I love citrus vinegar. It's the best for making homemade mayonnaise and salad dressings (which you can read about here.) But don't go looking for it at the grocer's -- make your own!
What do you do with citrus peels after you have eaten the fruit or squeezed out all the juice? (I hope you didn't say throw them away.) One of my favorites is to make citrus-infused vinegar. Just pack whatever you have left -- peels, seeds, pulp -- into a clean glass jar, fill to the top with distilled white vinegar, seal it up and leave it alone for a week or two. When the vinegar takes on a yellowish color, it's good to go.
Then simply use a funnel (and maybe a mesh strainer if you're fussy) to pour the infused vinegar into whatever container you want it to live in. The final product is mild and bright with a nice lemony flavor. You'll find yourself using it with everything!
And here's another little tip: take the soggy, spent, vinegary peels and just grind them up in your garbage disposal to freshen and sanitize it. Granny never wastes anything.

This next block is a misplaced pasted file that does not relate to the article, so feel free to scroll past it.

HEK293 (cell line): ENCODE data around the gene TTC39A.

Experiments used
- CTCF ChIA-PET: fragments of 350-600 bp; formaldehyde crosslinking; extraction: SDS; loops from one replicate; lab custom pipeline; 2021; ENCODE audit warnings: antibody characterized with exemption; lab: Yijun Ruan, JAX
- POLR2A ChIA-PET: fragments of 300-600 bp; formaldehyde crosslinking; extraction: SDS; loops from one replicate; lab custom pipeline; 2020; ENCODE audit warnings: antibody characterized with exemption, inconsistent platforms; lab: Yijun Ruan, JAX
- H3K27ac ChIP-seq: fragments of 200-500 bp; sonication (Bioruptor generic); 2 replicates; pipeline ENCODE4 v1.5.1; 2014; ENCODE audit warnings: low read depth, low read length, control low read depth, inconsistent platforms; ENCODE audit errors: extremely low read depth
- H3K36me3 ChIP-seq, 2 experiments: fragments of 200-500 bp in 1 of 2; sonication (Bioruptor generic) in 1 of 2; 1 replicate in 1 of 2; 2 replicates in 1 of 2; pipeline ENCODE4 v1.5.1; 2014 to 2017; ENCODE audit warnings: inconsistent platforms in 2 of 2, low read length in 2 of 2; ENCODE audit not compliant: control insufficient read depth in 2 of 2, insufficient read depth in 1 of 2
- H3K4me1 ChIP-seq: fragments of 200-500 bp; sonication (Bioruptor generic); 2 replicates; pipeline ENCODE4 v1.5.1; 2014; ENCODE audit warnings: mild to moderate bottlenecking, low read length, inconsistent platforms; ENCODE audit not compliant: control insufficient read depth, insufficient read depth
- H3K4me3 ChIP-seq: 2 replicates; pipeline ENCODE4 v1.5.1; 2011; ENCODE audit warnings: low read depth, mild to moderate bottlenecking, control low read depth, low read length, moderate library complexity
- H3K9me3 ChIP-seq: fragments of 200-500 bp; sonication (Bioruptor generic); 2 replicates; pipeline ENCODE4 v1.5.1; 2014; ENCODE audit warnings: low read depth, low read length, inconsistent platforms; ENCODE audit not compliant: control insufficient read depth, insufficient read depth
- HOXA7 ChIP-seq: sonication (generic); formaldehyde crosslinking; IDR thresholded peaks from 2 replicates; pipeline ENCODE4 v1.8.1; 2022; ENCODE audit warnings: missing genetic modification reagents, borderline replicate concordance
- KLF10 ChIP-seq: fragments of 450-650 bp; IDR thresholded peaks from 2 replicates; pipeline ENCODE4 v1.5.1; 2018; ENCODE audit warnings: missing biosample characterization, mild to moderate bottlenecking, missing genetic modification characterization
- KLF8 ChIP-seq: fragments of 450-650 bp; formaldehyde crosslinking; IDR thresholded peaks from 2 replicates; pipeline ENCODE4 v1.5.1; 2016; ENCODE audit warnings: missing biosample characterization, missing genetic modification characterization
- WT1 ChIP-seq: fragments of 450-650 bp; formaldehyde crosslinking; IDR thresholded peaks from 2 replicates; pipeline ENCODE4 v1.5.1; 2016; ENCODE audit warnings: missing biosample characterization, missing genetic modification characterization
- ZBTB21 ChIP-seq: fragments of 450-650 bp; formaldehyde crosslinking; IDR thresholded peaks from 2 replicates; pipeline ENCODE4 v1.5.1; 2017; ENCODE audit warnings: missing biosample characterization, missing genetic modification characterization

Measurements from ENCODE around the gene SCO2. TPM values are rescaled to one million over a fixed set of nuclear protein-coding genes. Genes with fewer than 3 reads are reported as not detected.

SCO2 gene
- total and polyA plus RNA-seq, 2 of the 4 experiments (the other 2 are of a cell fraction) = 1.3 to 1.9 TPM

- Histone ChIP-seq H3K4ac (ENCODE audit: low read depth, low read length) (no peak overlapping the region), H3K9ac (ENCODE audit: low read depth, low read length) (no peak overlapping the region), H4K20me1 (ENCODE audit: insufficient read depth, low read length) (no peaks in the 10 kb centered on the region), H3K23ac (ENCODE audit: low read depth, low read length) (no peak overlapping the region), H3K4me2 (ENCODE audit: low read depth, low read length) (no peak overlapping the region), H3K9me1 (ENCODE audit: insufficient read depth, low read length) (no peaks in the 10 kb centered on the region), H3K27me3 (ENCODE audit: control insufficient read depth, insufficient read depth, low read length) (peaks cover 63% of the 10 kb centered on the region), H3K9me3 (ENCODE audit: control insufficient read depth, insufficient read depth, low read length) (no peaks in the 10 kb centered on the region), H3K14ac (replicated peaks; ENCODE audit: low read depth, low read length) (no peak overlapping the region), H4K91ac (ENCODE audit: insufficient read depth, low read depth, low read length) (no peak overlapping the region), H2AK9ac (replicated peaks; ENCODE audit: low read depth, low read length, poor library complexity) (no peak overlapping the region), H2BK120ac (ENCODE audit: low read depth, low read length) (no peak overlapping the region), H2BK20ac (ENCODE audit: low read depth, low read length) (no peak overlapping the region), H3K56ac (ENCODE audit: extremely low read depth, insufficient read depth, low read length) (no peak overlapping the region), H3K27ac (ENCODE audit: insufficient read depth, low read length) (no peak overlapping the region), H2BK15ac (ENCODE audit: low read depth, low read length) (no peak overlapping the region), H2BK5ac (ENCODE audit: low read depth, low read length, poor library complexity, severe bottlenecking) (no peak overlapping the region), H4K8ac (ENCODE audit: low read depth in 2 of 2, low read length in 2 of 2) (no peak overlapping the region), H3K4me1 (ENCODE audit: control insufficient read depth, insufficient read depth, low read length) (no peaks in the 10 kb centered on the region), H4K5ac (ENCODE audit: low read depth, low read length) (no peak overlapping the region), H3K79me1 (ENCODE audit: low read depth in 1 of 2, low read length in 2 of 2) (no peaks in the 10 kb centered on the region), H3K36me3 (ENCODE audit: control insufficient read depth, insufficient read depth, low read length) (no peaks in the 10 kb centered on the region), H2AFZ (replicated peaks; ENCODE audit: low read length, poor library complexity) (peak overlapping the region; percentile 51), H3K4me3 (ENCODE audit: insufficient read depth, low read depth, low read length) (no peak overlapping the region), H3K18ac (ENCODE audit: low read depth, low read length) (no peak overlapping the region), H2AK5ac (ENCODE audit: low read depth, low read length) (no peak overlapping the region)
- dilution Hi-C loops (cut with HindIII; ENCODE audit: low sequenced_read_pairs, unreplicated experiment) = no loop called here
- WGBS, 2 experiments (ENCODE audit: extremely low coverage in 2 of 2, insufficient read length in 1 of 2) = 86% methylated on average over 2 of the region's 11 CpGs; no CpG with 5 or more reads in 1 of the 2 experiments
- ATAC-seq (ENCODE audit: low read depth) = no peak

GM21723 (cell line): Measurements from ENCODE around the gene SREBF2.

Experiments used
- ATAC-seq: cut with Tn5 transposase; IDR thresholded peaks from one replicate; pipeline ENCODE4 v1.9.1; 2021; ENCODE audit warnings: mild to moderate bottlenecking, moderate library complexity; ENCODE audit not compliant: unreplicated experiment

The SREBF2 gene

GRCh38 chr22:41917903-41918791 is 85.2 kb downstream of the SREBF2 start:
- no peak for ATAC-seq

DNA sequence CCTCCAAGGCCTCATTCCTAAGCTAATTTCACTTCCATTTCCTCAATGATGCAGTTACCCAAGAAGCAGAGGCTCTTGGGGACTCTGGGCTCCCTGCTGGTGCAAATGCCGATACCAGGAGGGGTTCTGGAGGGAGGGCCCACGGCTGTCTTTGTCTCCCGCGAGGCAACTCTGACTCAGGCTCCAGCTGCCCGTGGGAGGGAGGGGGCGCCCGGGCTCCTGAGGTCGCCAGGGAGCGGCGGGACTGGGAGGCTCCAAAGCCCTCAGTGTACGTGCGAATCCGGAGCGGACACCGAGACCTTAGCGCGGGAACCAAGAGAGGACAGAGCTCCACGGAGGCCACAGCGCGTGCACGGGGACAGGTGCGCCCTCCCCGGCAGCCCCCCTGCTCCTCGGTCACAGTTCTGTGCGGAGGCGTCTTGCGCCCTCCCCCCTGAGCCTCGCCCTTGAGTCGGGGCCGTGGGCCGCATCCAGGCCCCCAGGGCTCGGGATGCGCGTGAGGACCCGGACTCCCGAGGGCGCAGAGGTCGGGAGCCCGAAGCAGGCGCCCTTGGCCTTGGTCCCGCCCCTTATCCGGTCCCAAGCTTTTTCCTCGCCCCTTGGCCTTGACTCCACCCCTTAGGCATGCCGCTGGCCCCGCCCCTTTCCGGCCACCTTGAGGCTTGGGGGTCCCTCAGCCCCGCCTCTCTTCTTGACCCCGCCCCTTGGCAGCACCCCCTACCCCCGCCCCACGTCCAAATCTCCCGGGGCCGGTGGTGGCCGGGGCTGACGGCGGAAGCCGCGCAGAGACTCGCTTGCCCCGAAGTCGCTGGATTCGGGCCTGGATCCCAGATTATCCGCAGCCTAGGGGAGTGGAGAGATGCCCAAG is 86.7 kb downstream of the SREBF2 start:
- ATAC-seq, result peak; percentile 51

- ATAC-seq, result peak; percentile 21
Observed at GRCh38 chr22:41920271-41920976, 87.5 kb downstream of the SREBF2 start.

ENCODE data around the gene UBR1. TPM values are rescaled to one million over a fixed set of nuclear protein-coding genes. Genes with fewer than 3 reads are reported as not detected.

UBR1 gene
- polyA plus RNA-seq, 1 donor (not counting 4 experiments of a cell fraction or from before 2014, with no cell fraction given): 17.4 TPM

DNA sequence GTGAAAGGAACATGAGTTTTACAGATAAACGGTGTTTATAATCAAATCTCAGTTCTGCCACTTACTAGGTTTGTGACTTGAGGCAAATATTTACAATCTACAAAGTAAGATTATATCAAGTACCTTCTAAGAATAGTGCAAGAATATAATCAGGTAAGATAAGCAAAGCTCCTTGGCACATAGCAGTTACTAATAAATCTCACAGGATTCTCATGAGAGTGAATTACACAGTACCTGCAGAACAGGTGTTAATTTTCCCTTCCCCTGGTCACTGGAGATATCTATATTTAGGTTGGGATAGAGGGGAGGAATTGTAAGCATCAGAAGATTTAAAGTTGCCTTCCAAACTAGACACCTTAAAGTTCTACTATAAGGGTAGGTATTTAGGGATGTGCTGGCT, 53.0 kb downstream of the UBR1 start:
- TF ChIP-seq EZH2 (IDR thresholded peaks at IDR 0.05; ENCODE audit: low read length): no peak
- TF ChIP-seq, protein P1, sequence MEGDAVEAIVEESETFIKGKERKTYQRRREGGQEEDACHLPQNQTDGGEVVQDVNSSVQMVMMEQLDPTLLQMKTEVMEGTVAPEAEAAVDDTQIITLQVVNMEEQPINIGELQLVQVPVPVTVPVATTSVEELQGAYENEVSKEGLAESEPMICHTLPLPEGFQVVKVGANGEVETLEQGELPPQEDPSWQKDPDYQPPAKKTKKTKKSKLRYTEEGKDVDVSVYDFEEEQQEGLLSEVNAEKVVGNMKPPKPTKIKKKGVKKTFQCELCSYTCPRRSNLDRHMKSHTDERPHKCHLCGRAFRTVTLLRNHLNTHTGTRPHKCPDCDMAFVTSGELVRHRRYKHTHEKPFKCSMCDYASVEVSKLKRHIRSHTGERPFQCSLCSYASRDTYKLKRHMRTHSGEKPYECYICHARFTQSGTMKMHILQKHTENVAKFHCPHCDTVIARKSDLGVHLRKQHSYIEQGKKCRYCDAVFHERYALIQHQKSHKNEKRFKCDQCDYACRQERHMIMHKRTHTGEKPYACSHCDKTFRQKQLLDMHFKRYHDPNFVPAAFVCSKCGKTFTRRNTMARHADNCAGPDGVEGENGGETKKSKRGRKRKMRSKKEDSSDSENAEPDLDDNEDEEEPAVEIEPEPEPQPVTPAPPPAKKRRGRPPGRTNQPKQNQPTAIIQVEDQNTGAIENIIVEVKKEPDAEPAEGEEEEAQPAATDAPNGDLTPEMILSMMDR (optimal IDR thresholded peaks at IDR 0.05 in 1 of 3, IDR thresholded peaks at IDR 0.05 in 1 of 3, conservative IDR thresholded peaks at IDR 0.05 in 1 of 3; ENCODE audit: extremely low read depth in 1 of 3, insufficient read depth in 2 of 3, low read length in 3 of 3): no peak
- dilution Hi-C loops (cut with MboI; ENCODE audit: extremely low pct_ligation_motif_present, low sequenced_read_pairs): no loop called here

So, I love this vinegar so much that, as soon as I get a batch bottled up, I start a new batch right away. That means I have a jar of citrus peels and vinegar sitting on my kitchen counter all the time. And since that is the case, I decided why not make it look nice?
I didn't have to spend a lot on this project. I purchased a glass candle holder at a thrift store for 99 cents. I cleaned out an old spaghetti sauce jar for free. And I got an inexpensive lamp finial from the hardware store.
Next I got some Loctite All Purpose GO2 glue because it was the only adhesive I could find that explicitly claims to be suitable for glass. It was easy to glue jar to the candleholder, and it dried quickly and crystal clear with a nice, tight bond.
If you haven't noticed, I glued the jar to the base of the candle holder so that it is actually upside down. Why? Why not? I tried it out both ways and liked this arrangement better.
I prepared the jar lid and the finial by spray painting them first with gray primer, then with Krylon looking glass paint, then with clear acrylic, allowing ample time to dry between coats. With all that glass, I wanted something light and shiny, but I also needed it to be durable.
Finally I glued the finial to the top of the lid and ....
Voila! (Also yum!)